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Does Having Too Many Basses Stunt Growth?

Discussion in 'Ask Anthony Wellington' started by dbamta, Dec 1, 2012.

  1. dbamta

    dbamta Supporting Member

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    Ant,

    I have noticed that some guys who have a large collection of basses are sometime limited in their bass playing skills. I was just wondering if it can related to the fact that they never truly mastered playing comfortable one bass before the jump to another. I have noticed that playing many different basses requires some type of adjustment such as fret size and neck construction as examples. It would seem playing basses of the same brand and similar models would making switching between them easier. What do you think?
  2. Ant Wellington

    Ant Wellington

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    All of the great bass players that I know have a lot of basses. But they have 1 or 2 basses that they play mostly. I think if you are a 'developing' bass player you should considering focusing on getting better more than going through and owning a lot of basses.

    As for me, I've been playing custom made basses since the 90s. And for some reason I was smart enough then to use 'common' physical specs that would give my custom basses similar 'feels'. All of my 'main' gigging basses have 5 strings, 35" scale, 19mm spacing at the bridge and a thin neck profile. I've found that when I pick up bass that doesn't have these specs it's not as comfortable in my hand. It doesn't mean that I won't play that bass well. A lot of 4 string basses has 19mm spacing. And I can adjust to 34" scale easy. For me the biggest obstacles is significantly tighter string spacing and thick neck profiles. Even my 7 string MBass has 19mm bridge spacing so even though the neck is wide, the bass is easy for me to play because the amount of space between the strings is what I'm used to and the profile of the neck is thin.

    Having said all of that,...

    If a person is in the beginning stages of bass playing its probably a good idea to get comfortable with one bass.

    But,...

    Everyone is different. Some of us adjust to things easier than others. And as I teacher I know that none of us do things the same. We all are different and are affected by things differently.

    peace,
    anthony
  3. Ric5

    Ric5 Supporting Member

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    Having too many basses really stunted this guy's growth as a bass player ...

    [​IMG]
  4. JimL

    JimL

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    I read the title of this thread and was thinking something completely different. LOL
  5. dbamta

    dbamta Supporting Member

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    Thanks Ant. You understood the point that I was making. The question was not about the ability to play many basses but, the comfort level and dexterity that can be experienced playing basses with similar qualities.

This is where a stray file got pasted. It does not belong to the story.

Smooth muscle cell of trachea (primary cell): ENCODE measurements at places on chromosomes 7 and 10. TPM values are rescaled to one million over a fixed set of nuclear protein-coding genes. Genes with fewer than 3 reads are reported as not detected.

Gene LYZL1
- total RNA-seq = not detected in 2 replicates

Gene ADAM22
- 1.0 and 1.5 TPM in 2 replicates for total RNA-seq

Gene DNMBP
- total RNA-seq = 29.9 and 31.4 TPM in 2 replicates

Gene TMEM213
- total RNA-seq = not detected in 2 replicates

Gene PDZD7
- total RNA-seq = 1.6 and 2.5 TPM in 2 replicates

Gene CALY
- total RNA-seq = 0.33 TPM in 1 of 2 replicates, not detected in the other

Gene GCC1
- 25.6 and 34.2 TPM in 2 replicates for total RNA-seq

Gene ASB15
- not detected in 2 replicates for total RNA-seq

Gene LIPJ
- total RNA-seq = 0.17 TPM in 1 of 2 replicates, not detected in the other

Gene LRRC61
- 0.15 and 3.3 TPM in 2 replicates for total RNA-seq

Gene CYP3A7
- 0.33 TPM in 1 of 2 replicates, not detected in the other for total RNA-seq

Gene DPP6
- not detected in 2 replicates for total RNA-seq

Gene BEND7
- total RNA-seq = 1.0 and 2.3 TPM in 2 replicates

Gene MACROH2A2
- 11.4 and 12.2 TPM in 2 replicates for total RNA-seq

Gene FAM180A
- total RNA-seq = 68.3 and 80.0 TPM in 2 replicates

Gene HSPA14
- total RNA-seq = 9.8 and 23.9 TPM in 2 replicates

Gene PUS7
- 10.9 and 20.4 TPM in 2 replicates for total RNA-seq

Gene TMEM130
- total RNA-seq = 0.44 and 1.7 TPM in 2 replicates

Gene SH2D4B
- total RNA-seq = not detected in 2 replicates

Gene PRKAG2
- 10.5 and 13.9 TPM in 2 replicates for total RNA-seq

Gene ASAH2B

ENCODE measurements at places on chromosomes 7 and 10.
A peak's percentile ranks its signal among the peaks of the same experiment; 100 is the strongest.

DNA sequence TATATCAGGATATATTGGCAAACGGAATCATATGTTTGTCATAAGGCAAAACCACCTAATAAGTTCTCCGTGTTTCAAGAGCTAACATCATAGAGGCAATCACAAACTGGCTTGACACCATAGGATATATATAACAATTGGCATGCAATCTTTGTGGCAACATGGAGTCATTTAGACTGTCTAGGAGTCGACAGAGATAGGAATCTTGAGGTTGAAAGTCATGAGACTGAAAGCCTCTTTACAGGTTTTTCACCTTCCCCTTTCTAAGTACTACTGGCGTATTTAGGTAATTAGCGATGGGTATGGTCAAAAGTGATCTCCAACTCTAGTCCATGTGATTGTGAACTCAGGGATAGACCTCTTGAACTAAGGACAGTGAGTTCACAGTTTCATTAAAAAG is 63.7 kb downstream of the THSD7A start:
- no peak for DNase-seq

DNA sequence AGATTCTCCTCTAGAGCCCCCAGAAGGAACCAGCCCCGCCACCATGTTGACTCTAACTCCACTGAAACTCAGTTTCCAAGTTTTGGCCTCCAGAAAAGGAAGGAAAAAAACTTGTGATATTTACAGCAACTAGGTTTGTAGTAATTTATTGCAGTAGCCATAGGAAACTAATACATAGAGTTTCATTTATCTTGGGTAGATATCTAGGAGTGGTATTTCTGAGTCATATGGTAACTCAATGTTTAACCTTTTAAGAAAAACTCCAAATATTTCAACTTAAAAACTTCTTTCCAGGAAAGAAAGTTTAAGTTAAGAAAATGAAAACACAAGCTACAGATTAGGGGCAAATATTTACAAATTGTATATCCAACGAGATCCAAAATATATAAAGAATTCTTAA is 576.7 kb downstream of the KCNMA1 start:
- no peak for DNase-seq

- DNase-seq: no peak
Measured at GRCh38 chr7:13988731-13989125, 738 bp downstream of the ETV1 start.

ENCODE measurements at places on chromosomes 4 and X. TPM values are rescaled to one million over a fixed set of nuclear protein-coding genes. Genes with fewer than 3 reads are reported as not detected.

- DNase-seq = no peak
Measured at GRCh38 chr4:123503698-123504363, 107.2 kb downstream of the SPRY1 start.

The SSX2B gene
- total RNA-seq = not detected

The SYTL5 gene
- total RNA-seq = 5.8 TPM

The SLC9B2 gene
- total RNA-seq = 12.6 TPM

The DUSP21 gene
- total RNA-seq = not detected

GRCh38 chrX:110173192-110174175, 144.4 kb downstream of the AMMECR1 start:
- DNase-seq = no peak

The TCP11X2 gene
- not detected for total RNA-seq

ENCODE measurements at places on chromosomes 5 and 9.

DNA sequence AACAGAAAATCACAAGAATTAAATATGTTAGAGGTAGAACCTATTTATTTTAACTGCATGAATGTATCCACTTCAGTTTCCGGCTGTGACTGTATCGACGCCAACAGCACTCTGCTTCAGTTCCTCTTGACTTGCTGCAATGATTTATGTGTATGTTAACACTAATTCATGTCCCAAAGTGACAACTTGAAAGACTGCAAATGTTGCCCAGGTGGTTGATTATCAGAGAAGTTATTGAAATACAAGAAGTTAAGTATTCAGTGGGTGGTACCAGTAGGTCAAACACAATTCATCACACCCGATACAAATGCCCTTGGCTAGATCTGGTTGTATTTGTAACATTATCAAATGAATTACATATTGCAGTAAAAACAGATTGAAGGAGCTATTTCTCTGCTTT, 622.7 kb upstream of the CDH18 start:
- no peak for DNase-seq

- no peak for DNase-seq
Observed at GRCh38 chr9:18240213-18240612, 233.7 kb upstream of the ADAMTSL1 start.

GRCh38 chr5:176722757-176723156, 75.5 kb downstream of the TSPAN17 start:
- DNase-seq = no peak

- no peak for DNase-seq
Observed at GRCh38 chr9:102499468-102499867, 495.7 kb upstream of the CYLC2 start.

6. Ant Wellington

    Ant Wellington

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    Yup, I knew what you meant.

    -aw
  7. jmac

    jmac

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    I doubt he had that many when he started playing. :rollno:
  8. Lichtaffen

    Lichtaffen Supporting Member

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    Take it for what it's worth, but I think too many options confuses the mind and makes it difficult to focus. This is what I, personally, feel and that's why I own only one bass. If you don't have trouble focusing then ignore my post, but I would guess that's one of the reasons that the bass collectors the OP speaks of can't play well.
  9. JTFormula

    JTFormula

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    I have 3 Basses (1 is lefty which I play as well) and 10 guitars. I find myself playing one bass 85% of the time and I have three guitars that are the go to ones I play. Two electric, one acoustic. The two electrics have a similar style but different feel and tone (1 Fender the other Jackson). The others are more or less collectors pieces but I do play all of them at some point. I think with most collectors they have their favorite players and the others are mainly wall hangers or display pieces. I don't believe its a reflection in ability at all.
  10. Anonymatt

    Anonymatt

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    You know those t-shirts, "So many guitars, so little Time." Haha.
  11. manfish

    manfish

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    Yeah, I know people who have lots of gear but don't play well and dont work as musicians. They have fun so its ok. There are the blues lawyer collectors as well.

    If you want to do sessions, are eclectic or work in different genres, your needs are different than one whos into one or
    two styles. I have almost every bass sound that I like and might choose or be asked to dial up. Right off the bat, every pro session player should have a solid (pref Fender type) with rounds, a solid with flats, a semi / hollow w flats and a fretless. Thats just for starters. Add genres and add basses.
  12. Bassman197835

    Bassman197835

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    I have always stuck with one Bass and I now regret it. After buying my Warwick T-BO-4 string in 2001 I never touched another Bass! Almost literally! Now I have a 5 string and although Im adjusting to it pretty! well. I really! wish I had bought a 5 string earlier. I guess to some it may be no big deal and people may even think my post for advice in swapping was dumb...But I am so accustomed to the 4 that I'm fumbling the 5. Im constantly! hitting the wrong strings. Its getting easier of course but I really! wish I woulda bought one 4 and one 5 and alternated between the two.

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